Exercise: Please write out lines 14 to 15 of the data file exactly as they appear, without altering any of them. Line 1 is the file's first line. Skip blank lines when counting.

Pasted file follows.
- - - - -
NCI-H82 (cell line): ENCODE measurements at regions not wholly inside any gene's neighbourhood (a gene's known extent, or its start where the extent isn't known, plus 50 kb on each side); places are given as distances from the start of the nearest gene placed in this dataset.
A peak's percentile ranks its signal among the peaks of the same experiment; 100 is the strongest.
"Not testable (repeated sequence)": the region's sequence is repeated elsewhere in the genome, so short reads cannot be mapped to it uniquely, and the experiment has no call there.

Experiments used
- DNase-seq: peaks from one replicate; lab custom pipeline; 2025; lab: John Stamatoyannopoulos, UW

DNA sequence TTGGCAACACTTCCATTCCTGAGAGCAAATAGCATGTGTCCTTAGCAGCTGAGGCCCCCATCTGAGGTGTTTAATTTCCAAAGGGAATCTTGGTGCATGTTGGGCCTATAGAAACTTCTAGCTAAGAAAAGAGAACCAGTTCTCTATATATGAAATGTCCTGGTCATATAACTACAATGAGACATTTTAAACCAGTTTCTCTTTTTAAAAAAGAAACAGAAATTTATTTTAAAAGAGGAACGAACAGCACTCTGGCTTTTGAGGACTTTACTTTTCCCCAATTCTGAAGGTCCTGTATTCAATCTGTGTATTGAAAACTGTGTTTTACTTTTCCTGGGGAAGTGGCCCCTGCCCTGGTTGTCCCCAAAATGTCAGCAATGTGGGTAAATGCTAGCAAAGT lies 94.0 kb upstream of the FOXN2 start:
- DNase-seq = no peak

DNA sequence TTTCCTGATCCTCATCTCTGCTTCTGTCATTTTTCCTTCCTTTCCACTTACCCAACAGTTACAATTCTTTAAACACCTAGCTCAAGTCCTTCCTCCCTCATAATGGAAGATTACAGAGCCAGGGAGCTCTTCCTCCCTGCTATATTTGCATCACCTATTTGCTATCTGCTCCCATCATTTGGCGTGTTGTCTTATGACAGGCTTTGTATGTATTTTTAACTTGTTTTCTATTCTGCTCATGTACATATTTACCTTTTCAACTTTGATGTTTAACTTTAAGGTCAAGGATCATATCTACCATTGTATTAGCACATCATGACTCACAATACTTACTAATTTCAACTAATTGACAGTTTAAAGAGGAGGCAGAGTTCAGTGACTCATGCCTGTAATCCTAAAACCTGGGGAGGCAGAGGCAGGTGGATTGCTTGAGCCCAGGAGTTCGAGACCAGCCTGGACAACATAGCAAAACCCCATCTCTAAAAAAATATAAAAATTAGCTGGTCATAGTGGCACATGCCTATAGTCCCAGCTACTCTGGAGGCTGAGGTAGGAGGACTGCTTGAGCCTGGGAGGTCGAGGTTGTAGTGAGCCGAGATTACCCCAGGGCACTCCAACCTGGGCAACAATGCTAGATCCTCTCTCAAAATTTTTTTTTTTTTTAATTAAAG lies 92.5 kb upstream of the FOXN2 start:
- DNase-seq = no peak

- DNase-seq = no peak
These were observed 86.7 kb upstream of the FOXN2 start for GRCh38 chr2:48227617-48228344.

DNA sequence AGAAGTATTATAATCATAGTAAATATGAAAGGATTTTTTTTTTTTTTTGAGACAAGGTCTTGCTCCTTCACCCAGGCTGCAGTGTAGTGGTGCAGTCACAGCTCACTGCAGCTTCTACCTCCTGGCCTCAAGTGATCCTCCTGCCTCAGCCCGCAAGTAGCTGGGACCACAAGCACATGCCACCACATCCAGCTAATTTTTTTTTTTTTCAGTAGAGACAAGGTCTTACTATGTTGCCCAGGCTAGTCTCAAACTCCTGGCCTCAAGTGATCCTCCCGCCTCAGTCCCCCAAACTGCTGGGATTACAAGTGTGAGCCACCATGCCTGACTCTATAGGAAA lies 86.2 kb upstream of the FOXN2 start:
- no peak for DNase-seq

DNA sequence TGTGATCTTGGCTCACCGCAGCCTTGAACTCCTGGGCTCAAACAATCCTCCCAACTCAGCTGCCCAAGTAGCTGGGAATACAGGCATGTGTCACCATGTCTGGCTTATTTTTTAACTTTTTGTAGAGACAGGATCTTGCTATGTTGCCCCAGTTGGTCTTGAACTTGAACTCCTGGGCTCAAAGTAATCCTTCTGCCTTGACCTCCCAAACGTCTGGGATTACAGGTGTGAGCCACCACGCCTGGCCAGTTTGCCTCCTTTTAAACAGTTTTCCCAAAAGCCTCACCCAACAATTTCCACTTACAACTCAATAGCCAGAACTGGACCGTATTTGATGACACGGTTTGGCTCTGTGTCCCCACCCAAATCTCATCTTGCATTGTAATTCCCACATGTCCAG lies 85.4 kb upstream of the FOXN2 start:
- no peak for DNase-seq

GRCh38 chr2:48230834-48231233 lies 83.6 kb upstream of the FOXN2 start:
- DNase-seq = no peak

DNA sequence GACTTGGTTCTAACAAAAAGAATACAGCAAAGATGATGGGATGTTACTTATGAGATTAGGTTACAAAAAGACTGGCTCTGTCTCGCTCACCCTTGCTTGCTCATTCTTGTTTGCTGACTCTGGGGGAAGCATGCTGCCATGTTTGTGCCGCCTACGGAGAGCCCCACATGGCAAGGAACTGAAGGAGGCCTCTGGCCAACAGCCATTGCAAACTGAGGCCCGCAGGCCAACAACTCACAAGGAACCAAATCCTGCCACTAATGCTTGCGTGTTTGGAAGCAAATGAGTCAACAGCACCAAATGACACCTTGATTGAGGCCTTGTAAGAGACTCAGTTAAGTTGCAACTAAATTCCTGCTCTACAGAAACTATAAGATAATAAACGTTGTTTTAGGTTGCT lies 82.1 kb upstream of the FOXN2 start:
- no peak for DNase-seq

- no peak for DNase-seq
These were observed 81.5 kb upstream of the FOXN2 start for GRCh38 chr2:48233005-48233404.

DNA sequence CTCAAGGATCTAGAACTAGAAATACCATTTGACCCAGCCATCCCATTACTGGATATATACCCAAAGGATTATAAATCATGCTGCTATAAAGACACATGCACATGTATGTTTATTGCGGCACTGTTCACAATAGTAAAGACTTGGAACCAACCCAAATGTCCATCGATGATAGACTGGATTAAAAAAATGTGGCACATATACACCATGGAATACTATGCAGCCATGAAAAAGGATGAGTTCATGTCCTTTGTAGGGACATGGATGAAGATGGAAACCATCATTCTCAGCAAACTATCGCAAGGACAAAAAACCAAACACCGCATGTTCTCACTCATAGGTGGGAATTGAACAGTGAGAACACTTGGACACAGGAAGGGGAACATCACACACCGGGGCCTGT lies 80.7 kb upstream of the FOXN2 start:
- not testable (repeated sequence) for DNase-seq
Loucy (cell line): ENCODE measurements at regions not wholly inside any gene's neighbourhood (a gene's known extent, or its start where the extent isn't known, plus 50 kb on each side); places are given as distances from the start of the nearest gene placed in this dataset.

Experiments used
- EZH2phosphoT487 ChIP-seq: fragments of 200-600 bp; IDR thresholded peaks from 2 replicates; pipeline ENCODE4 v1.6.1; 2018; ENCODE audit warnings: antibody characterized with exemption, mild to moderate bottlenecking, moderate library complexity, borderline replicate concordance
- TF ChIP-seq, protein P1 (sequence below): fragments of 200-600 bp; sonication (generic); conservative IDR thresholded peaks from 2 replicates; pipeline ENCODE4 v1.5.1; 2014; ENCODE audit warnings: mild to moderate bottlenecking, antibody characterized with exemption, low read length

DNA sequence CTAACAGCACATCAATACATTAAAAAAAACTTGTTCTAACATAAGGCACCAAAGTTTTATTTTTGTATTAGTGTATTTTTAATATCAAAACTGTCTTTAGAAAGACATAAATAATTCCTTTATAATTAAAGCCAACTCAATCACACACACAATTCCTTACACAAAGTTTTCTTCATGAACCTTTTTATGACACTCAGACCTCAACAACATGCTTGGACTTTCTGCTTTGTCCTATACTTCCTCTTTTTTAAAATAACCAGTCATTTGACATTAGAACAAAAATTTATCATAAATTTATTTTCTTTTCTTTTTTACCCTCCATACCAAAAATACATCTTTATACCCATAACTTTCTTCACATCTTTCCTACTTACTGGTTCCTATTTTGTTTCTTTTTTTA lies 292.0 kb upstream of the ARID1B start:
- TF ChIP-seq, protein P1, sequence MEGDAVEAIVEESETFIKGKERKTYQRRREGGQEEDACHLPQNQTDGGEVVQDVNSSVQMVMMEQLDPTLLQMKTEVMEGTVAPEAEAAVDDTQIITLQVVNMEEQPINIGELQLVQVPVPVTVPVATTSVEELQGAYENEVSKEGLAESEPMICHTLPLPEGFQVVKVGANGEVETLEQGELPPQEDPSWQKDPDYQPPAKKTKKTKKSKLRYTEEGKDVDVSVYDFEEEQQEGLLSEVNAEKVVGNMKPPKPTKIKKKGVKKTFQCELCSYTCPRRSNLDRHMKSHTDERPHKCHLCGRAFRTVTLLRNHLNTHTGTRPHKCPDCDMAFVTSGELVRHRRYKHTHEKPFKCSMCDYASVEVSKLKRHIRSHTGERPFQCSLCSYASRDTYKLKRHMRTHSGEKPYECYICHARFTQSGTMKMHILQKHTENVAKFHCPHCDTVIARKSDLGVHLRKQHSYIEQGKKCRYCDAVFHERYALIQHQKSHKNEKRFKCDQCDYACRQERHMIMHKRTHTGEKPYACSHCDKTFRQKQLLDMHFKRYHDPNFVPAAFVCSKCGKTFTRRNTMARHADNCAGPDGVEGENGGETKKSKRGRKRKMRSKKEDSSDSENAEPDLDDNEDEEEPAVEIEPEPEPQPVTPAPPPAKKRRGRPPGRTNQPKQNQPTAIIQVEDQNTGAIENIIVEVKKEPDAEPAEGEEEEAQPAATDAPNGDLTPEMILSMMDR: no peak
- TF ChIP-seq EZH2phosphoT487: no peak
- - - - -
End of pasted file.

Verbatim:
DNA sequence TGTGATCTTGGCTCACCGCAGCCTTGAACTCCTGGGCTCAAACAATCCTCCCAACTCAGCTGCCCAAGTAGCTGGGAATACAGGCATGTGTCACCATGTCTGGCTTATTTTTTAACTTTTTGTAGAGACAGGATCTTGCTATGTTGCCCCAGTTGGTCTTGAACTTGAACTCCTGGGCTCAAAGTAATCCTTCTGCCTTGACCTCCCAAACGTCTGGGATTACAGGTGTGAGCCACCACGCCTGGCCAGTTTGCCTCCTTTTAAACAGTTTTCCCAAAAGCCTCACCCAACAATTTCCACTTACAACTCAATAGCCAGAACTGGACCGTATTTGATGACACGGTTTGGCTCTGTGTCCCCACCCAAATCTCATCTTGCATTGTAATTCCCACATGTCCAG lies 85.4 kb upstream of the FOXN2 start:
- no peak for DNase-seq